Stripping Naked with Nothing to Lose

Who am I? I am the prep school child, the welfare child and the immigrant child from rural Vietnam.

Before my Global Citizen Year, I was scared to share who I was because nothing fit together. I was scared my first-world friends would pity my third world past. I was scared that everyone would think that I was a fake, because I am no longer the Vietnamese girl working in the rice paddies. I am also no longer the inner-city immigrant child fighting off poverty. Although I attend Choate Rosemary Hall on a full scholarship I am certainly not the private boarding school student with another $200,000 private education. In many ways I am no longer the child that belongs in my own family.

So who am I? A year ago, I didn’t know but everyone around me, did. My name was “success.” So when I said I was heading off to Ecuador for eight months, they didn’t know that I was looking for real success. They didn’t know how frustrated I have been all my life because I was searching for roots while hopping between vastly different worlds. I was the chameleon, ever so skillful at changing my skin to quickly adapt to the new environments. I played every part well but it still left me empty. Empty because I could not point my finger to the world the best defined me. But I can confidently say after eight months of ripping apart my false identities during my cultural immersion in my village in Ecuador, I finally realized WHO I am and who I’ve always been but might have never become…I am–a global citizen.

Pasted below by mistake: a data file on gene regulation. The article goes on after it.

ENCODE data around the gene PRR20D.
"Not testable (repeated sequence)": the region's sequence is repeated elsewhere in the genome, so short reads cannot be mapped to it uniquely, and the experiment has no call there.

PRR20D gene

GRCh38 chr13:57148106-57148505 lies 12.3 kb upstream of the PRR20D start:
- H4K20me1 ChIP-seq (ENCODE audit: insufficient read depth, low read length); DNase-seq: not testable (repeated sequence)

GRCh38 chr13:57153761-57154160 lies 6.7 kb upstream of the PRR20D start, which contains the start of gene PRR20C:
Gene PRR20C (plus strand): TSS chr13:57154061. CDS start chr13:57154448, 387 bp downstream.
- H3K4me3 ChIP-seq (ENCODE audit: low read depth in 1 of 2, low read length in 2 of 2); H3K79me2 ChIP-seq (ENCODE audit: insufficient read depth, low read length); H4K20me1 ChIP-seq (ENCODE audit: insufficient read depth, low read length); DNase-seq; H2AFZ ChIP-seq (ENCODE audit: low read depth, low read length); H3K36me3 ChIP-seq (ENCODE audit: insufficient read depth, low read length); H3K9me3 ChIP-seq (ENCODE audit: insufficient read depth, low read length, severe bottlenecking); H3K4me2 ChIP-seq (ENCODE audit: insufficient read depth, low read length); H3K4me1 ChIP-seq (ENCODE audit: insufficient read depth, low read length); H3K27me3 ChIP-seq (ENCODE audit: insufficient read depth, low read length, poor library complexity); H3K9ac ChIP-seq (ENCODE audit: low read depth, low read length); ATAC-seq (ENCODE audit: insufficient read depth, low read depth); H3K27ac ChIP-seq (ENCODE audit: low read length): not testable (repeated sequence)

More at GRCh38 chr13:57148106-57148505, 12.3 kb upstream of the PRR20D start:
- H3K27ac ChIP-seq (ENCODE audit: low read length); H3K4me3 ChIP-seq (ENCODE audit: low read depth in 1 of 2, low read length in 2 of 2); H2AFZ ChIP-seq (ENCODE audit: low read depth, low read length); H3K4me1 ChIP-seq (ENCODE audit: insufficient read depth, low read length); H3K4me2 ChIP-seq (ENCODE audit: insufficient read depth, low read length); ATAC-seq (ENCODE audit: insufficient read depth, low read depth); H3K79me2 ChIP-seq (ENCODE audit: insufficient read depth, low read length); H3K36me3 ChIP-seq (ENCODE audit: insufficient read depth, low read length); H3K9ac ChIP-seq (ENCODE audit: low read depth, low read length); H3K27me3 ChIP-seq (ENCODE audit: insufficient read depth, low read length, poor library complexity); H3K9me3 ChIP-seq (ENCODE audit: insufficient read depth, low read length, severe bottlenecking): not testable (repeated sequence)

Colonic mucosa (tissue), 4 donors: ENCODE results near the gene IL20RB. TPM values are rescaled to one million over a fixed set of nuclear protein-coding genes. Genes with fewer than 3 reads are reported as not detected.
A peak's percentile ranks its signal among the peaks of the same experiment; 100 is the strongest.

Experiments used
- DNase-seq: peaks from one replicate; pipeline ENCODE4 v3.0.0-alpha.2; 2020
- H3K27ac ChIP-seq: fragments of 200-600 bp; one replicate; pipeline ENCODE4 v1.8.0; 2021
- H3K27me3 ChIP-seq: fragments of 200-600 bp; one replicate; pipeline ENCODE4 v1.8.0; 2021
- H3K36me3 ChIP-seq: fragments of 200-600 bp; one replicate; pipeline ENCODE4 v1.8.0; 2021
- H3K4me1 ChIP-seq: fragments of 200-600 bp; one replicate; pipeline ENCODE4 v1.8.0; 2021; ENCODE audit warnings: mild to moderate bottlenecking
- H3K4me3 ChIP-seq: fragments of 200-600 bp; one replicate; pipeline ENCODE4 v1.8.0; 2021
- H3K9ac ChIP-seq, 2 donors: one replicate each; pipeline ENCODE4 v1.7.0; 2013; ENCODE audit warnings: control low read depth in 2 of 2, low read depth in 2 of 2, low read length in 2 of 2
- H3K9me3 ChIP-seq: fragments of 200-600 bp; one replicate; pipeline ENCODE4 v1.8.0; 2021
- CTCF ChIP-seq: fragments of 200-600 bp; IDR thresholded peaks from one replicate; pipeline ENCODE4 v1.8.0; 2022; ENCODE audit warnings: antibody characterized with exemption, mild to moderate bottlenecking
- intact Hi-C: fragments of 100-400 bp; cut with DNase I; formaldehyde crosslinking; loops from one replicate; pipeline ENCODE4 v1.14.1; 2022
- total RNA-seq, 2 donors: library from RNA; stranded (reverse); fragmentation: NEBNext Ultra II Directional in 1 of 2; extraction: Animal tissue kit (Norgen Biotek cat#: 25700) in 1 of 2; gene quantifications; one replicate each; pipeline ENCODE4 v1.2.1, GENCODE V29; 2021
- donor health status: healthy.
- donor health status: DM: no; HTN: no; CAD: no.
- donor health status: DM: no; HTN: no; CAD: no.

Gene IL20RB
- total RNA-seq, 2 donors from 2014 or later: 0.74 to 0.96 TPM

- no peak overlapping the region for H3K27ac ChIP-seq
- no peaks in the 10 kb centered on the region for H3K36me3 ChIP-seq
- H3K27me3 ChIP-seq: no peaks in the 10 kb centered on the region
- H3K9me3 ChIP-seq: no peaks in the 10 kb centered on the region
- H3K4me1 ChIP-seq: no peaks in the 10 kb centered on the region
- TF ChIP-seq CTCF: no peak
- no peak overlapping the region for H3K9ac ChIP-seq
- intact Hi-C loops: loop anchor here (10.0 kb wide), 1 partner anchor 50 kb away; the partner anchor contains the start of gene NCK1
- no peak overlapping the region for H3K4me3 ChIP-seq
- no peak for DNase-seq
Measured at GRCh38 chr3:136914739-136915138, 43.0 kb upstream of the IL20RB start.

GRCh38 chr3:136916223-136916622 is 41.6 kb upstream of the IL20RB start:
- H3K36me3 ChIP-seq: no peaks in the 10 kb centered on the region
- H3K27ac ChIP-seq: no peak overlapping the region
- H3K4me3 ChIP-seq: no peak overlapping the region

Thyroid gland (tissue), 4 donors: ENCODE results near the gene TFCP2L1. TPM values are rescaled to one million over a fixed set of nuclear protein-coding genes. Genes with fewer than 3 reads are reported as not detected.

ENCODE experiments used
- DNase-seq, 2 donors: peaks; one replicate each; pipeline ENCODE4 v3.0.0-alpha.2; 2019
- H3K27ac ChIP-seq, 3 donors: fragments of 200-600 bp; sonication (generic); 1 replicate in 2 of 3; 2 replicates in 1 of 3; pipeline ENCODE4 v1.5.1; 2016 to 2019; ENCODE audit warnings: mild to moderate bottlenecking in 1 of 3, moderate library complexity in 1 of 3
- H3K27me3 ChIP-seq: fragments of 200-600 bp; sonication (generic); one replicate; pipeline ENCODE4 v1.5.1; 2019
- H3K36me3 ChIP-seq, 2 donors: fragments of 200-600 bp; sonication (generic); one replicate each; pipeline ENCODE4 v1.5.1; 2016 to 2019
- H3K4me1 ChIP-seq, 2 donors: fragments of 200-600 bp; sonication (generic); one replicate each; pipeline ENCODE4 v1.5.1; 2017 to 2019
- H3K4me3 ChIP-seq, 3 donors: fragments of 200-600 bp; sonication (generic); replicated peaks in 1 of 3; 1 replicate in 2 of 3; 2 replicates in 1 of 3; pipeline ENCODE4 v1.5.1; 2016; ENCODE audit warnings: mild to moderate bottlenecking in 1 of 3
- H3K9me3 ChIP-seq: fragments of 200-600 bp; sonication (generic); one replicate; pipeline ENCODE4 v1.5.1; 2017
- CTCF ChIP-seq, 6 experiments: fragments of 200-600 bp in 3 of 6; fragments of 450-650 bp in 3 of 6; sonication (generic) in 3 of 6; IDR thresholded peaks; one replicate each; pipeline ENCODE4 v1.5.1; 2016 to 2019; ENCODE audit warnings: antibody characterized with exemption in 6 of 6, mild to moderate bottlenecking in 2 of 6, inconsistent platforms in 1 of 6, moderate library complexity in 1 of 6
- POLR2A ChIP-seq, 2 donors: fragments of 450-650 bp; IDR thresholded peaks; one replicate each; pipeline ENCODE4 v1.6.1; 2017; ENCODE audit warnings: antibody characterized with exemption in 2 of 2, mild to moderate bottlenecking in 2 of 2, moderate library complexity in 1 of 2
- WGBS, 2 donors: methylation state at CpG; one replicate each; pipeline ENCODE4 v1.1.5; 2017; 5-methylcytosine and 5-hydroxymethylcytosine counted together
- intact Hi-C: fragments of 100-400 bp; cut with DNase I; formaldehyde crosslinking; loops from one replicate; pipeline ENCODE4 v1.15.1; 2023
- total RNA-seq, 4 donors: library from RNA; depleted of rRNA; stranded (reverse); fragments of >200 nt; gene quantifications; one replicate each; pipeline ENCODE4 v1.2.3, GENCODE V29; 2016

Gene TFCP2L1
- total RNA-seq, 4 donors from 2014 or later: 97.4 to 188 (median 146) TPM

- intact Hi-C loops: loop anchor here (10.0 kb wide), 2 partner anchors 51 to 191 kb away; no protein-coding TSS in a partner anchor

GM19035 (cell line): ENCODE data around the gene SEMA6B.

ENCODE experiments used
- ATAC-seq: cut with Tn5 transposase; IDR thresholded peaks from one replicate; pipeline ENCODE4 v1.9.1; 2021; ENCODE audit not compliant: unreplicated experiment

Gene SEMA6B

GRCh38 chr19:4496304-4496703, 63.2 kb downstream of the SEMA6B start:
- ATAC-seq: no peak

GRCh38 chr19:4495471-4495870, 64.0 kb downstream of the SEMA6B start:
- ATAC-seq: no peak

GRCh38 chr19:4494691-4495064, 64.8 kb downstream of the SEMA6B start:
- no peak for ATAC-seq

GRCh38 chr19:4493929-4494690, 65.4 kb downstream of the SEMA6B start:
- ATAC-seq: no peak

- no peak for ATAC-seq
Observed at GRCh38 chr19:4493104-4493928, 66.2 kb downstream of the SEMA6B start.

And this answer will take me far. How do I know? Because the full ride to prep school, the 4.0 GPA, the acceptance letter to Stanford did not fill me. But the answers I found on Global Citizen Year did. I am no longer empty because I can now name the virtues that make me who I am—empathy, gratitude, curiosity, and most important self-awareness. Unlike the fleeting roles I’ve taken on in my life, this identity is permanent. I have lived out Global Citizen Year’s philosophy: I have become the solid person they expect from their students because only solid people can be effective leaders and only effective leaders can create real change. So thank you all who have invested in my experience–from reading my blogs to donating to the Summer Campaign–for believing in Global Citizen Year, for believing that in nurturing effective global leaders we are creating a better world.